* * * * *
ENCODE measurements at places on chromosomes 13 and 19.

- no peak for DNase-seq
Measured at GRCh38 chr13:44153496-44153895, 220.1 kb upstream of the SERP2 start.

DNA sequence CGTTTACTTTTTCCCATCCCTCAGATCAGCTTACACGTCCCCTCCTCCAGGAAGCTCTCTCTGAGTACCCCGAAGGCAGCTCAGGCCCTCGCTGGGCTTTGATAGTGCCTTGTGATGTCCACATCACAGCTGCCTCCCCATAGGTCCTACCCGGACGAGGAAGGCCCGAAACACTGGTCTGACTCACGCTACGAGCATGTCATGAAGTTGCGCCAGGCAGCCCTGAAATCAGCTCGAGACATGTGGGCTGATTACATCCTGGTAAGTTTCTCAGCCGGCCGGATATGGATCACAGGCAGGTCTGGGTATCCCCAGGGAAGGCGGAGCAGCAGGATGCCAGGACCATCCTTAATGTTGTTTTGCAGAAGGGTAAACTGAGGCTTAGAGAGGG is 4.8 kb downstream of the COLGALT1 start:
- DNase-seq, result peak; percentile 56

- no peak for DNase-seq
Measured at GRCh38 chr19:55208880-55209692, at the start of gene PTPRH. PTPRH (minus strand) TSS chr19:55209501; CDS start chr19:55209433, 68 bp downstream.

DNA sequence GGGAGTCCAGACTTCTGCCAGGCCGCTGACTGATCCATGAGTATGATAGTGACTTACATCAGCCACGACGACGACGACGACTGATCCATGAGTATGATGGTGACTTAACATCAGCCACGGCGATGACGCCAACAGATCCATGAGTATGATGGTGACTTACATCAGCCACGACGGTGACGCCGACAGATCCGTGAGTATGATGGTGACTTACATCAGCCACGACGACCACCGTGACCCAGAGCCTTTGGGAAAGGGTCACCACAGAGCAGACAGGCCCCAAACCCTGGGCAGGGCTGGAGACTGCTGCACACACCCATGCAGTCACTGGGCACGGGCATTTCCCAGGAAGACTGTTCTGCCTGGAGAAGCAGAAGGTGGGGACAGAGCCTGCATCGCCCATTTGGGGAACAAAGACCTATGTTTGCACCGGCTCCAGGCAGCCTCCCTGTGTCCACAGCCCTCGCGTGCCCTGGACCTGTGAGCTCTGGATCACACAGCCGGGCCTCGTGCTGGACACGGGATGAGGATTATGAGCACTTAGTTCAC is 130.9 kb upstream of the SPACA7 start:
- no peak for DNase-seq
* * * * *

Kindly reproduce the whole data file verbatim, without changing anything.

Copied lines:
ENCODE measurements at places on chromosomes 13 and 19.

- no peak for DNase-seq
Measured at GRCh38 chr13:44153496-44153895, 220.1 kb upstream of the SERP2 start.

DNA sequence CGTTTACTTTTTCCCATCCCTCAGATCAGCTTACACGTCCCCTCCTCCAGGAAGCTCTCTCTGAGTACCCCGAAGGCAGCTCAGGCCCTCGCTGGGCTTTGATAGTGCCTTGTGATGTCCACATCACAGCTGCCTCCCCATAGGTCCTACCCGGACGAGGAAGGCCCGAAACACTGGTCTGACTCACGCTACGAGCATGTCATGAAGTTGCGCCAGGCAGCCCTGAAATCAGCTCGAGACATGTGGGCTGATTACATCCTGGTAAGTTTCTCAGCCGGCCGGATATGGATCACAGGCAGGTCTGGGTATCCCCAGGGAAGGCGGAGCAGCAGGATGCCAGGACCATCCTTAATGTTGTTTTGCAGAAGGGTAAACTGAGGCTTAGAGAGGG is 4.8 kb downstream of the COLGALT1 start:
- DNase-seq, result peak; percentile 56

- no peak for DNase-seq
Measured at GRCh38 chr19:55208880-55209692, at the start of gene PTPRH. PTPRH (minus strand) TSS chr19:55209501; CDS start chr19:55209433, 68 bp downstream.

DNA sequence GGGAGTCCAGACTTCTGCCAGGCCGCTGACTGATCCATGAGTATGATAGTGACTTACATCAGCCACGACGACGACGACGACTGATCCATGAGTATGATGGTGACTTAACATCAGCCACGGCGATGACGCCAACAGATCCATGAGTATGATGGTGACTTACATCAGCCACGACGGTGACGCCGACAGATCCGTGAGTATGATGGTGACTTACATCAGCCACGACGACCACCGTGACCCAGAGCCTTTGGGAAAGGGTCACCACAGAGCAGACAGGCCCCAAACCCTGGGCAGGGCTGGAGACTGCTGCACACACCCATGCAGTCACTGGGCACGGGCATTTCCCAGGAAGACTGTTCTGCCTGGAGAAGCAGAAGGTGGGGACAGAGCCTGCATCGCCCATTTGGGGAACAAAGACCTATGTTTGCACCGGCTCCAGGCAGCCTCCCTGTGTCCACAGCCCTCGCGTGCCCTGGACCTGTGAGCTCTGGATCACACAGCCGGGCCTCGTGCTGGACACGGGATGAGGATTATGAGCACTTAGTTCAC is 130.9 kb upstream of the SPACA7 start:
- no peak for DNase-seq